I believe that fear of the Internet by parents, administrators and school boards is blocking the opportunity for real learning to take place in schools. Most school districts have Internet use policies in place. These policies, however, are restrictive and punitive. Very few Internet policies in school districts encourage the use of the Internet as a learning tool in the classroom.
Unfortunately, this fear is exacerbated by news headlines that depict social networking web sites such as MySpace as dangerous and evil. While it is true that indiscriminate and foolish use of one’s personal information on the Internet can lead to unfortunate results, this does not mean that every web site and every learning tool that can be found there will bring negative consequences.
I have spent a year learning the technical and practical applications of blogging. I’ve given considerable thought to how blogs could be used in my classes with my students. I believe that this medium has great potential for student learning. Blogs give students ownership of their learning. If a competent and creative teacher provides learning prompts and follow-up activities for students to reflect on at home and to blog about, this teacher will have effectively bridged the gap between home and school. Learning will have entered the realm of the real world and will have transcended school walls. Teacher and student blogs literally allow learning to take place 24 hours a day.
But there are roadblocks. Recently I had students create weblogs. Students would be able to use these weblogs to examine challenges and successes of their learning. The excitement in the room was palpable as students created their blogs and published their first post. As weeks went on I was able to monitor student weblogs and was able to communicate with students in my own time about issues and problems they posted in their own time. This personal attention and feedback was clearly meaningful to students. I noticed, however, that some students did not continue posting new material and questions on their weblogs. When I asked them why, they responded to the effect that, “my mom doesn’t want me blogging”. When I asked why that was the students had no answer. When I explained that we don’t have to publish our weblogs and that we keep our personal information off our weblogs the answer was still no. No blogging.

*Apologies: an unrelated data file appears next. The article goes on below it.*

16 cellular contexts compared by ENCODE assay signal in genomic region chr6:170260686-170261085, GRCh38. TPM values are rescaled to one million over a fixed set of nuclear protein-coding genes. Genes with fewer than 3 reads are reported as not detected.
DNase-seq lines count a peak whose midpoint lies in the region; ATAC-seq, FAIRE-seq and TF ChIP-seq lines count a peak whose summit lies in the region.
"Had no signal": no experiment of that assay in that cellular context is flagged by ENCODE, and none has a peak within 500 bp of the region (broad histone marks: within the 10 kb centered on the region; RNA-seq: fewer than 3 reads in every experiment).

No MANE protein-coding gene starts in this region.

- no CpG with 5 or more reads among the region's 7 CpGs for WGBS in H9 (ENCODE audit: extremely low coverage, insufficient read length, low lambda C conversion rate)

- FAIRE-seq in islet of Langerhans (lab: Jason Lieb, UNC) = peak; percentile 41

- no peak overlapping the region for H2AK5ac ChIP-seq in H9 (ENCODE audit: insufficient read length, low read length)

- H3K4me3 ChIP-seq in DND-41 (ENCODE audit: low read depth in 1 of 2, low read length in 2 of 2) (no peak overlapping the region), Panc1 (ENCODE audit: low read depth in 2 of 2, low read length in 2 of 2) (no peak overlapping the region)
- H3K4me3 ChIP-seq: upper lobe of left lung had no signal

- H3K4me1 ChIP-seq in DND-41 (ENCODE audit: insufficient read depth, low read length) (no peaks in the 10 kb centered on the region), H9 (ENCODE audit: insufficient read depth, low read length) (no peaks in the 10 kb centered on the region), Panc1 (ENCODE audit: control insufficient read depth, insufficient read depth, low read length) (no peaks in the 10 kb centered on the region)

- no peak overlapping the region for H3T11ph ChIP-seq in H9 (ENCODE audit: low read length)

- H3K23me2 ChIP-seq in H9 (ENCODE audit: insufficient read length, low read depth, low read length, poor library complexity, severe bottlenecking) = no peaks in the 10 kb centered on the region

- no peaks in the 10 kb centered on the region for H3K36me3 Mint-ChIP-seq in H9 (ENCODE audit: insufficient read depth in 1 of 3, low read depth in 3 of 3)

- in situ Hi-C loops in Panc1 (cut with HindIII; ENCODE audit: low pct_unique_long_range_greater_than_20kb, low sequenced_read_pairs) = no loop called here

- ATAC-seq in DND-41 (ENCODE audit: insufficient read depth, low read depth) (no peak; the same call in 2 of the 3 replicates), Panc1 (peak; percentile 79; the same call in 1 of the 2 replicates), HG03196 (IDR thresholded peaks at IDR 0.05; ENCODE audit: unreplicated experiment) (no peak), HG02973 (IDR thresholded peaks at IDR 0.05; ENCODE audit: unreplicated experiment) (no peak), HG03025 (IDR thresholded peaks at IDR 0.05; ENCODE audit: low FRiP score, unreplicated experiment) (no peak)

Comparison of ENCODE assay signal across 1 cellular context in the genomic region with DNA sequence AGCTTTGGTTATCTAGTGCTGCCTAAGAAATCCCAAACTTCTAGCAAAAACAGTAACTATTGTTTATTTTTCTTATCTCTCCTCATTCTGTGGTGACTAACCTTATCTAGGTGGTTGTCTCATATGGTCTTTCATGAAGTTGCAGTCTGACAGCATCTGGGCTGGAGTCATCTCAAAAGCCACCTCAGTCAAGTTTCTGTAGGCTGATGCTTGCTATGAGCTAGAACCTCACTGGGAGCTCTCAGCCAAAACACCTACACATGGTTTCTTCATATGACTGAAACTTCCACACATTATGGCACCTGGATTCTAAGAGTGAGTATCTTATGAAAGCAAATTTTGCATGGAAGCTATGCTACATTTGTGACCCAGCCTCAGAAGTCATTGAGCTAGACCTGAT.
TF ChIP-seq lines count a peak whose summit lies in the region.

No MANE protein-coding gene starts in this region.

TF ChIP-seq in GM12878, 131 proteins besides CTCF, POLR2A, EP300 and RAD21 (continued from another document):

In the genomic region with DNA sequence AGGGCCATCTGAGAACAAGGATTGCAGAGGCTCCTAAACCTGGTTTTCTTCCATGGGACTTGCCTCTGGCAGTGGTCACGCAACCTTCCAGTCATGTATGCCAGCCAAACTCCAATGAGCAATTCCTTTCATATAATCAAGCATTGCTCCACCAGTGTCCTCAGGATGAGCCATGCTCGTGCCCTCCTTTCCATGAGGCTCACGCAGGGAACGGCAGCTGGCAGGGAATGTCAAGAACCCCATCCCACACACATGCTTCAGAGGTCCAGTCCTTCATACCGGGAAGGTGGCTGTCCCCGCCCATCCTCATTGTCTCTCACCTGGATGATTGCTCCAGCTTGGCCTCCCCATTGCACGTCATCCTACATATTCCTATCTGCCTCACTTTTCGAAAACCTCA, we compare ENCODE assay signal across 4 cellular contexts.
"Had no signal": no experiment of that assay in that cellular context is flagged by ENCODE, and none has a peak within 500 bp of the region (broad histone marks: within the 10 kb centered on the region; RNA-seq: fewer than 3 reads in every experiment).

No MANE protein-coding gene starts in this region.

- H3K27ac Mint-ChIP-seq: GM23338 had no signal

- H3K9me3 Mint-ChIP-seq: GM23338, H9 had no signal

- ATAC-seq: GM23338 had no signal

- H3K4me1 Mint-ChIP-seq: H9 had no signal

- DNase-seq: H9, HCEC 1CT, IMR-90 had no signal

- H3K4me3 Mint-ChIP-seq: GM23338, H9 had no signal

I am convinced that fear is the only factor leading to these kind of roadblocks placed by parents. The same kind of fear exists at the administrative level in schools and school districts. Unfortunately for many, the Internet is still a place of mystery and is still considered a frill and something to use to check Email. Those of us who study and use educational technology know differently. We know that student learning opportunities abound on the Internet. We know that blogging can motivate students (and teachers!) to learn even more about the subjects they study. We also know that the future will only provide more opportunities. Web 2.0 applications provide rich examples of the potential of the Internet for learning, collaboration and mastery.It is my hope that schools and school districts begin losing their fear of the Internet and embrace educational technology. Schools and school districts can be the leaders who educate parents about the good aspects as well as the bad aspects of online learning. It is time- in the world of education- to lose the fear of the Internet for the benefit of our increasingly wired and wireless students.